Speculation around the implications of this triggered a sharp sell-off, cut short, ironically, by China intervening to prop up its currency and drawing down about $1 trillion of its $4 trillion in foreign exchange reserves in the process. As well as imposing capital controls that made it hard for people to move money out of China, this enabled Beijing to eventually staunch the net outflow of money and the draw on its reserves. The move also allowed the yuan to gradually depreciate to around 6.9 to the dollar — just short of 7:1, which had been seen as an important measure of stability.
Aside from anything else, what all this demonstrated was that old notions about “currency manipulation” in the familiar beltway debate had been upended, yet few politicians in Washington had realized the ground had shifted fundamentally. Instead, they carried on with the same complaints, charging that China was keeping its currency weak and viewing any drop in the Yuan as evidence of Beijing’s malfeasance.
A Mismatch Between Rhetoric & Reality
It seems hard to believe that Secretary Stephen Mnuchin wasn’t quickly alerted to the radical mismatch that existed between the inflammatory rhetoric on the Hill and the sober reality that China, if anything, was intervening to support the yuan and keep it falling below 7:1. As part of recent trade negotiations, in which Mnuchin appears at times to be heavily involved with, it had been widely understood by the U.S. up to now that China had intended to continue this policy.
Trump’s Section 301 tariffs on China – and the continual threat of more to come – have placed renewed downward market pressure on the yuan. Last year, the currency fell over 5% against the dollar, once again just shy of the 7:1 threshold. Therefore, when Trump announced at the beginning of August that he would be moving ahead with a new round of tariff hikes, all Beijing had to do was not interfere to allow the yuan to depreciate and finally break the 7:1 barrier.
Of course, the domestic monetary policy of the world’s second largest economy is incredibly complex and, as such, a great many things influence the upwards or downwards market pressure on its currency, including renewed monetary easing in both China and Europe; something Washington has complained about as of late. But given the Federal Reserve had retracted back into an easing mode, at the president’s strong urging, no less, these complaints are now largely moot.
The latest depreciation of China’s yuan was sharp and abrupt reaction clearly made in response to the threat of new U.S. tariffs. President Trump and his economic advisers may be angered and frustrated that Beijing did nothing to stop it from devaluing, but it didn’t precipitate the drop either.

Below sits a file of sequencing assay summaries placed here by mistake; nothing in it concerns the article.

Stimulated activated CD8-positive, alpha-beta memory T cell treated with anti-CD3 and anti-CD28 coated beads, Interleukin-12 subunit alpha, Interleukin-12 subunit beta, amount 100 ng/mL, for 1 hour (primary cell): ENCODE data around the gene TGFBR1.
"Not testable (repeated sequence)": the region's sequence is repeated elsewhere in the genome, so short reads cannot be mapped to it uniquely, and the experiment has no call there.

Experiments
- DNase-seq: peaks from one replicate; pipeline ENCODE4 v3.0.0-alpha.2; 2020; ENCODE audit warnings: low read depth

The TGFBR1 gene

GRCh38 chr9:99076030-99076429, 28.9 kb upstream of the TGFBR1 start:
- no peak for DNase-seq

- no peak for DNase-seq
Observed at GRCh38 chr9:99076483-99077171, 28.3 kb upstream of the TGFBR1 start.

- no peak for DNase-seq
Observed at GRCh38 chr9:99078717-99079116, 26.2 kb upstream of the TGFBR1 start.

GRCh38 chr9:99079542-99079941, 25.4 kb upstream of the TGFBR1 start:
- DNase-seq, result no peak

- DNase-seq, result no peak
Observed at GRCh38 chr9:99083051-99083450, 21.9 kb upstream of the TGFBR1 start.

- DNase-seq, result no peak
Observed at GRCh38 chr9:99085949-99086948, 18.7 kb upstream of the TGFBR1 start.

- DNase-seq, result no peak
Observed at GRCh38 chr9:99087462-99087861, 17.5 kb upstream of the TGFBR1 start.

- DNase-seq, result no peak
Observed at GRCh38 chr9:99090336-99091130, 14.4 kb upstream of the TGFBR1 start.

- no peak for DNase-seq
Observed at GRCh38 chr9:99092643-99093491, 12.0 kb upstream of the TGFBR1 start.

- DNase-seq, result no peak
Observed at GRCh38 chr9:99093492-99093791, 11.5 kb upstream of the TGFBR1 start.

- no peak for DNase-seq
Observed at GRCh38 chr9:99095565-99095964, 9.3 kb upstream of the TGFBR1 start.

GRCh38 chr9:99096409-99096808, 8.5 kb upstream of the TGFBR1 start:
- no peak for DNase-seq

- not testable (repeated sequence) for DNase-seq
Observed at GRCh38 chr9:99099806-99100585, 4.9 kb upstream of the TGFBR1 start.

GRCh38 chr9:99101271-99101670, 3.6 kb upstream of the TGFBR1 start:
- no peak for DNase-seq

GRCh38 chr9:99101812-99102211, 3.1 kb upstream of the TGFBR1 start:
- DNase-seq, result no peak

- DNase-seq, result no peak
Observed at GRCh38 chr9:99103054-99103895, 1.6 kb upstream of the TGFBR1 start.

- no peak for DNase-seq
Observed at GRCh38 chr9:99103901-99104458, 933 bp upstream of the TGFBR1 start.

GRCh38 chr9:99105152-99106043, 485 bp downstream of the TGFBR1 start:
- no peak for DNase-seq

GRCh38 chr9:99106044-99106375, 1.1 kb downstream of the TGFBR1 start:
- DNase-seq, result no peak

What Does It All Mean?
Labeling China a currency manipulator on this basis is a highly dubious move, but what does it mean in practical terms? In fact, the designation has very little direct consequence, besides heightening the rhetoric on each side. It could be used as the basis for additional tariffs, but there are already plenty of other reasons for doing that if Trump wants to pursue that course. The Fed could ease more in order to weaken the dollar as Trump has repeatedly said he wants, or as he tweeted recently: “We should MATCH, or continue being the dummies who sit back and politely watch as other countries continue to play their games – as they have for many years!”
Following that course of action however, would affect every other country, not just China, and could therefore have widespread unintended consequences. One possibility, albeit not a likely one, is that the U.S. Treasury could intervene itself in currency markets to buy up yuan with dollars to artificially boost its price, though purchasing billions in yuan-denominated Chinese financial assets, in the midst of a trade war with Beijing, may be a move too brazen even for Trump.
Bottom line is that the implications of exactly what the U.S. designating China a “currency manipulator” means other than to needlessly ratchet up tensions between the two sides and make the likelihood of reaching a deal even more remote, are not entirely clear. More so, that is, than was already the case with an administration still aggressively touting the “billions and billions” that are “pouring into the coffers of the USA,” while also perpetuating the erroneous belief that China is bearing all the cost of the tariffs — the exact opposite of reality.